Council's plea over 'dangerous' bin act after THIRD garbage truck fire this year

The contents of the truck had to be dumped onto a basketball court so the fire could be safely extinguished.

A frustrated council is pleading with its residents to pay attention to what goes into their household bins after a garbage truck caught fire for the third time this year.

The blaze started early on Tuesday morning near a primary school in Mindarie, a beachside suburb of Perth, with the contents of the truck being dumped onto a basketball court so the fire could be safely extinguished.

The cause of the fire is thought to be a battery being incorrectly disposed of, with the City of Wanneroo's mayor Linda Aitken confirming it's an ongoing problem — and one felt across the country.

Last month, a Sydney council issued a stern warning to people in the harbour city’s east after an increase in lithium-ion battery blazes over the last few months. Previously, a mountain of rubbish had to be dumped in a Perth street for the same reason.

City of Wanneroo's garbage truck dumping pile of rubbish on a basketball court in a park after it caught fire.
A garbage truck in the Perth suburb of Mindarie was made to dump its contents on a basketball court after a battery was thought to have caused a fire. Source: ABC Perth

Residents urged to 'be responsible' with rubbish

Aitken told Yahoo News Australia it can be "fairly easily avoided" if residents "don't put their batteries in their rubbish bins" and discard them properly, but the message is continually ignored.

"We just need to be responsible — please don't throw them in your general rubbish," the mayor said on Wednesday, adding there are correct boxes outside shopping centres, in Bunnings and at the local park.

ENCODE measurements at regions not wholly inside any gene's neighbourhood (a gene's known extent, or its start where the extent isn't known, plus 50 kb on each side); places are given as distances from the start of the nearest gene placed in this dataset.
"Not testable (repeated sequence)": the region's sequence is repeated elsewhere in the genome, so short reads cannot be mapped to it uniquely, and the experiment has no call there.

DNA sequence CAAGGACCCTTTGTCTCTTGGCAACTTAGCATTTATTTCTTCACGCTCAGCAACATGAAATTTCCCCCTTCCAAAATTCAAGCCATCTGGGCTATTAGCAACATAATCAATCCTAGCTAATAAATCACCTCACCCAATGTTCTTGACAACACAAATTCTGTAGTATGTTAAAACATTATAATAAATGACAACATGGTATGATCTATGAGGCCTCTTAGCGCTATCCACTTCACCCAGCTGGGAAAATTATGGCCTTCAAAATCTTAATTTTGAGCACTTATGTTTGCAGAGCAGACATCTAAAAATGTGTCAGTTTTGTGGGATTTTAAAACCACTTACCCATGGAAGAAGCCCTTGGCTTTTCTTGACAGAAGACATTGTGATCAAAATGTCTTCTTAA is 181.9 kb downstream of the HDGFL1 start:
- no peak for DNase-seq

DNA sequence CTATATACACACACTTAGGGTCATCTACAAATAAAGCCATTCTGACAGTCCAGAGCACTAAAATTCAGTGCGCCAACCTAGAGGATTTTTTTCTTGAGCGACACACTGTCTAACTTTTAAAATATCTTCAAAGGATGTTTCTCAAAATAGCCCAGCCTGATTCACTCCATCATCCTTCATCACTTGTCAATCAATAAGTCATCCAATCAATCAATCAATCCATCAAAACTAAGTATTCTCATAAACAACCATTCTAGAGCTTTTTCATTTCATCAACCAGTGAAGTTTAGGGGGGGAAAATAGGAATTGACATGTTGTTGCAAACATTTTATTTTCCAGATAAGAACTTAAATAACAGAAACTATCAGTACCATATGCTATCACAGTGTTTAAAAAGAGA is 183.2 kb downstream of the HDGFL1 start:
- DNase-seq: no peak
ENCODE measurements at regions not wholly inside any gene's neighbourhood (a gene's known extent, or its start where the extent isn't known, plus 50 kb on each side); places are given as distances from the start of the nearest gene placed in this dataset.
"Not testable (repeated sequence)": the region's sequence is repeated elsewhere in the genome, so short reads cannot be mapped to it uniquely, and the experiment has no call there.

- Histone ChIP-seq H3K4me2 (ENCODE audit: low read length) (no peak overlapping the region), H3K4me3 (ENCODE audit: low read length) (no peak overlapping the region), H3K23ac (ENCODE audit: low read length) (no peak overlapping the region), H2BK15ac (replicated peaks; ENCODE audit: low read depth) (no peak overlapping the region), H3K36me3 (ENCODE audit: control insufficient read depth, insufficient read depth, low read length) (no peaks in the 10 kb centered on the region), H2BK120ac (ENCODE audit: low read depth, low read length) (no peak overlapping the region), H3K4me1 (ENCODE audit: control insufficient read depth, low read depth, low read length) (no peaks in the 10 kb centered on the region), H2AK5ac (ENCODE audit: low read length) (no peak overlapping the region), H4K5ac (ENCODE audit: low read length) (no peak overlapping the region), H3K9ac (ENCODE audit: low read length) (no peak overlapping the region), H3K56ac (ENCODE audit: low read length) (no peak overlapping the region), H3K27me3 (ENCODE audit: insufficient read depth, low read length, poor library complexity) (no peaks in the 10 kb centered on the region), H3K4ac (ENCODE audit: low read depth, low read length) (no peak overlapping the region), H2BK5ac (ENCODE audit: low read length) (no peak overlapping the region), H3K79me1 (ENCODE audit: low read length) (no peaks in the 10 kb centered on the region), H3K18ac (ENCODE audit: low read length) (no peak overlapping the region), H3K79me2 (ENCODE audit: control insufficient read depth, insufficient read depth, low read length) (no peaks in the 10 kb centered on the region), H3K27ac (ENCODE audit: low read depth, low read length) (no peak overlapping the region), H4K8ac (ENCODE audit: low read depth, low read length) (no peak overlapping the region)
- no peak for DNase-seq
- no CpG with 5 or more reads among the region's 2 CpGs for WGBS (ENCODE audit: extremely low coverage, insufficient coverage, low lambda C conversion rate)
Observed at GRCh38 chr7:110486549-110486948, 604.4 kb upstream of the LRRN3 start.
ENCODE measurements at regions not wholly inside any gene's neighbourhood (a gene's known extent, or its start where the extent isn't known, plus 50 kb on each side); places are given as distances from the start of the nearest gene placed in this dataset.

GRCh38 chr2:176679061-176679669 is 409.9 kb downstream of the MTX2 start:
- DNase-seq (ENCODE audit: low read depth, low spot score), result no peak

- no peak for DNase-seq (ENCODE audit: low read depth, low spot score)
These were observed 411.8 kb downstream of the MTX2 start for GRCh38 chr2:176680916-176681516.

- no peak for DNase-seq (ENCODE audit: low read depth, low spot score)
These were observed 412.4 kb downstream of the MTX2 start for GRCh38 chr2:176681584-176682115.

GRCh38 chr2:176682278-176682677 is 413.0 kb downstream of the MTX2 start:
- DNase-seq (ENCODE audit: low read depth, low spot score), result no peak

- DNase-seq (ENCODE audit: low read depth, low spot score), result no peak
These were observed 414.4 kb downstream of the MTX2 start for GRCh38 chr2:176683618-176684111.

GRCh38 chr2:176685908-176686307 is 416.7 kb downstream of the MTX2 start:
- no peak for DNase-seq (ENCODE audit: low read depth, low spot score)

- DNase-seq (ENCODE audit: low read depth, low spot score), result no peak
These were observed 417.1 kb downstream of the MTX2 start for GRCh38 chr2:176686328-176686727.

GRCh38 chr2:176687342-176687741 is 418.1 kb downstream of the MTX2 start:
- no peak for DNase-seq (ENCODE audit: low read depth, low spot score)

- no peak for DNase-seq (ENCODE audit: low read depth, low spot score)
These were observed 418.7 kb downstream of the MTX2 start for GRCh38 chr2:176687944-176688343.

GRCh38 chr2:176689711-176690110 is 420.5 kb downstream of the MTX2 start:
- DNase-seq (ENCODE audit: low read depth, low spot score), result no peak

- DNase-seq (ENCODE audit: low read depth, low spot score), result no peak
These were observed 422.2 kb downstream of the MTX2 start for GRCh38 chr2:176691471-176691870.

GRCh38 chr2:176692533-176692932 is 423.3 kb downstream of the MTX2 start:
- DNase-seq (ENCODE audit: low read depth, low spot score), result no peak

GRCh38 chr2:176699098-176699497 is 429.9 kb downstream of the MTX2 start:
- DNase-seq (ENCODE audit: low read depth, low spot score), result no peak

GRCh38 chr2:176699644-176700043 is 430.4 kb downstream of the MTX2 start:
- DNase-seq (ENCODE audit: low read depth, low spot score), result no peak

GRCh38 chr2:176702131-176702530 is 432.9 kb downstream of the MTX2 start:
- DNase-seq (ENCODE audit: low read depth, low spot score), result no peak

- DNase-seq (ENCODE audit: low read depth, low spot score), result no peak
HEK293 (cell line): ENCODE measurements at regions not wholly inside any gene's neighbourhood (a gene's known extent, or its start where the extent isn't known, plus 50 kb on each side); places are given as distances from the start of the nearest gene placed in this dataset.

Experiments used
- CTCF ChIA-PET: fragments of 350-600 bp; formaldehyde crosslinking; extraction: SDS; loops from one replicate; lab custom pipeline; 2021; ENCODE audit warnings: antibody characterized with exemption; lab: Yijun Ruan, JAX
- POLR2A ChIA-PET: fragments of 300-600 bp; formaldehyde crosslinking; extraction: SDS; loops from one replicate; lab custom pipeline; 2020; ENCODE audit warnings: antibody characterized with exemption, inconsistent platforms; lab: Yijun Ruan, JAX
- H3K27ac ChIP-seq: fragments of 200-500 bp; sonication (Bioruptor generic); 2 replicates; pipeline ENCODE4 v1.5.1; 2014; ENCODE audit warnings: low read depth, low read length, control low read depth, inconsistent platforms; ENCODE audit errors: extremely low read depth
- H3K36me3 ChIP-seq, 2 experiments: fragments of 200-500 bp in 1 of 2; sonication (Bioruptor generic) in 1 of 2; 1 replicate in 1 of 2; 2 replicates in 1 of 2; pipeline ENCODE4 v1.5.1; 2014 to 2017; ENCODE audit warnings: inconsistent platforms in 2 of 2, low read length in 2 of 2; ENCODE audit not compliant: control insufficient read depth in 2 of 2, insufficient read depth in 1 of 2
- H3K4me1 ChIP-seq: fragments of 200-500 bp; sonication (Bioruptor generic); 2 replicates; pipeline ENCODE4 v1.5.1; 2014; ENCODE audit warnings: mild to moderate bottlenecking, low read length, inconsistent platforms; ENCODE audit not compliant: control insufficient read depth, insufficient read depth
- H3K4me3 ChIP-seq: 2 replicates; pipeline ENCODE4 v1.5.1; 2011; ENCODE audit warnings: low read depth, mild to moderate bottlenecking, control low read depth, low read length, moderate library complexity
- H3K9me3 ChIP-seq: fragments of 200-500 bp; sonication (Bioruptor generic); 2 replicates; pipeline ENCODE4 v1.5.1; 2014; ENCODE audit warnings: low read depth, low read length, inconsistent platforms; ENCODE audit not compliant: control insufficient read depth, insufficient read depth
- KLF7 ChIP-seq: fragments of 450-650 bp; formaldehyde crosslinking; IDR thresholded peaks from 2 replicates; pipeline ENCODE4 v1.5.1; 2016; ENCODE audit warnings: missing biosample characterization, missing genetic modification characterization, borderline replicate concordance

"You put your batteries in there so they can be recycled and repurposed appropriately and safely," she continued. "Every battery that's thrown in matters to our environment and it's a risk to our workers' health and safety."

City of Wanneroo garbage truck with 'never bin a battery' ad.
The council says it tries to get the message across, but residents continue to do the wrong thing. Source: Supplied

The fire on Tuesday morning is the third the council area has seen this year — all thought to be caused by a disposed battery. Lithium-ion batteries have been on the radar of fire departments for a long time, due to the ease in which they can ignite.

"When they're crushed and dropped they can become very unstable and ignite with explosive force," Fire and Rescue NSW Superintendent Adam Dewberry previously said. "They are an intense fire."

There have also been instances where houses have caught fire.

Garbage bin fire a 'major risk' for several reasons

Video captured by concerned residents, and shared by ABC Perth, shows the truck dumping its contents on a basketball court situated near a children's playground. Aitken said a fire like this is problematic for several reasons.

"It delays the collection of the rubbish, but it also has the potential to damage our rubbish trucks, which are worth tens of thousands of dollars," she told Yahoo. "The other thing is, and this is the biggest thing, it's the risk to our workers' health and safety. If they don't pick it up in time, they could be injured."

Pile of rubbish dumped on Perth street with burnt computer battery causing a fire.
Previously, another garbage truck in Perth was made to dump its contents after a battery inside a computer was thought to have caused a fire. Source: Facebook

A fire "can't be dealt with in the truck and must be dumped" each time, she continued saying "it's a danger to people, to personal safety, and the other risk is to property as well."

"Then we have to make sure that the field or the basketball court where it was laid, is safe afterwards so that it can be used for the purposes meant for, so people can play basketball on it," she added.

"Some people recycle and some people don't. But we need to be responsible for our environmental circular economy. Batteries are very dangerous."

Local councillors agree that "education is key" and say the correct disposal of batteries is an "ongoing challenge" the community faces.

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